Google’s Basic service plan includes unlimited domestic talk & text, unlimited international texts, the ability to use the phone as a WiFi hotspot, and coverage in 120+ countries. Data is priced simply too. It’s only $10/GB and you only pay for what you use. Plus, they credit you for any unused data and no annual contract. In addition, Google Fiber just announced San Francisco as the twenty-second location of it’s fiber service.
The Fortune article described how ATT is moving forward rapidly with software defined networking (SDN) with the intention of enhancing their ability to develop, deploy, and manage services more efficiently. ATT expects to have their SDN efforts 30% complete by the end of 2016. This could be a game changer for ATT but we won’t know until the deployment is completed.
Cisco and Ericsson made a joint announcement with Intel at the GSMA World Conference in Barcelona, Spain on February 22, 2016 to collaborate on the next generation 5G wireless router. At the same conference, Ericsson announced an alliance with Amazon to enable Ericsson’s telecom customers to use Amazon Web Services (AWS).
What can we derive from the activity of these companies? Quite possibly, it’s just business as usual, nothing to worry about, move along now. Alliances, collaboration, and partnerships are all part of doing business on a global scale.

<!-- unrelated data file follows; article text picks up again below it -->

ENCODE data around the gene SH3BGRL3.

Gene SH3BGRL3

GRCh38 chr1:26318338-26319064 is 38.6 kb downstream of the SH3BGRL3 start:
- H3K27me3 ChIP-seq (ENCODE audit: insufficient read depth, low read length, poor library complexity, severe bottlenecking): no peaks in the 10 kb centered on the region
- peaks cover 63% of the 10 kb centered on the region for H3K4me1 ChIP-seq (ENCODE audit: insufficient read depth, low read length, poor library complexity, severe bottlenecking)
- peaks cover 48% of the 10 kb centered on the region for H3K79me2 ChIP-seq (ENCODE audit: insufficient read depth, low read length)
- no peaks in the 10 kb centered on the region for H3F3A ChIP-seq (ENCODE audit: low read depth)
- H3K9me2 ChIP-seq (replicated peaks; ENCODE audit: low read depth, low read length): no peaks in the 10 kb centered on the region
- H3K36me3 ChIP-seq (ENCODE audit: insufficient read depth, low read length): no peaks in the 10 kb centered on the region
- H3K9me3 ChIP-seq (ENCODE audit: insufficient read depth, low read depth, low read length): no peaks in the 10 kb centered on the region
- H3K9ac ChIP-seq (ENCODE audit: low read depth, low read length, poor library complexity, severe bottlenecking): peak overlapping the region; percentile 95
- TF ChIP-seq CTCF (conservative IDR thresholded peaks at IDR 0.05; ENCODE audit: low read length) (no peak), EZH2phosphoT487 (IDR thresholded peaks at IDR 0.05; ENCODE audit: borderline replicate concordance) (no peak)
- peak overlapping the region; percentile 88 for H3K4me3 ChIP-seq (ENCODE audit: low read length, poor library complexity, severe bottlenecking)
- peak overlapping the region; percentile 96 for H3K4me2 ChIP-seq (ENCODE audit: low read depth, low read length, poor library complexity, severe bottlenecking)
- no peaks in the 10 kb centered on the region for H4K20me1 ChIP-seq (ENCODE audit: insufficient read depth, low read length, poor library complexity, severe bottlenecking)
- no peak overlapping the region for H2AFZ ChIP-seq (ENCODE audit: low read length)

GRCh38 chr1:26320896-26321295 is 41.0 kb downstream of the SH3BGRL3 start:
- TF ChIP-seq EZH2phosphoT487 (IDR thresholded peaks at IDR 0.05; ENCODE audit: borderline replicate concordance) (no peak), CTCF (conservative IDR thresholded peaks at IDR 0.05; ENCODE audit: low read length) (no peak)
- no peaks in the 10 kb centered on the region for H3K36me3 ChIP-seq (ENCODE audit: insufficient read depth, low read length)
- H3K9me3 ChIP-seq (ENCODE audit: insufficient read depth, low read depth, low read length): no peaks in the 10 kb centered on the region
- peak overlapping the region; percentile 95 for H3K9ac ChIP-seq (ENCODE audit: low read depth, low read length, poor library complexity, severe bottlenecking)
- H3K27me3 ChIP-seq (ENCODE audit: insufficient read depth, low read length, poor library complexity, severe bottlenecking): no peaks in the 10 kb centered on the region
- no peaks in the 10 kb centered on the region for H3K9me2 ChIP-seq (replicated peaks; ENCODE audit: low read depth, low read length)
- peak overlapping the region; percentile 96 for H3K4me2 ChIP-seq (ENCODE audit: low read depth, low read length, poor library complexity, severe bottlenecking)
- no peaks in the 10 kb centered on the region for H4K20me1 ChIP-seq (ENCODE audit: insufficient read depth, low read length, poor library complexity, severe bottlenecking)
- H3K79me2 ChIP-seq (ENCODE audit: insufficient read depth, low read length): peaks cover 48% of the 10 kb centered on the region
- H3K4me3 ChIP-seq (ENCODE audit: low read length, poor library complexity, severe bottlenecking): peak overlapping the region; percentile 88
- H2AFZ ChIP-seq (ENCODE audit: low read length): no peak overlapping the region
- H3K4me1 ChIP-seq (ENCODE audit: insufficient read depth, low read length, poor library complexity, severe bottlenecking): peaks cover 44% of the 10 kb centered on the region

But why did Google venture into the wireless space and take on the trappings of a network operator? Why is Facebook trying to disrupt the telecom infrastructure through the TIP project? Could it be that Google is trying to leverage the patent portfolio they acquired with the acquisition of Motorola and Facebook is trying to reduce their expenses? I’m sure that both are correct up to a point.
What if the goal is larger than the near term return and both companies launched these initiatives as opportunities to learn and refine their understanding of telephony as they march forward with a vision of the future that includes WebRTC with voice and video for desktop and mobile apps? Or, Facebook Messenger that includes voice and video?
A possible future is Amazon, Facebook, Google, and Microsoft as your global communication service providers. They have the cloud infrastructure, global branding, and the brilliant minds required to innovate and overcome the difficult global communications landscape and emerge victorious. In this future, the traditional telecommunication providers, ATT, Verizon, NTT, BT, France Telecom, et al. would be transformed into regional transporters of the cloud based communications.
Two outliers that could impact this possible future are, (1) legislation limiting the ability of the cloud providers to infringe upon the incumbent telecom companies and (2) Apple. According to CNBC, Apple has more than $200 billion in cash available. Apple has a large cloud infrastructure, a global brand, the best and brightest personnel, experience in telecom services, plus enormous financial assets that could be used to become a more dominant player in the telecommunications space.
Randall Smith – StratoSTACK Product Manager
Illustrations and Copy Edit: Jaime Baldwin- StratoSTACK Digital Media Specialist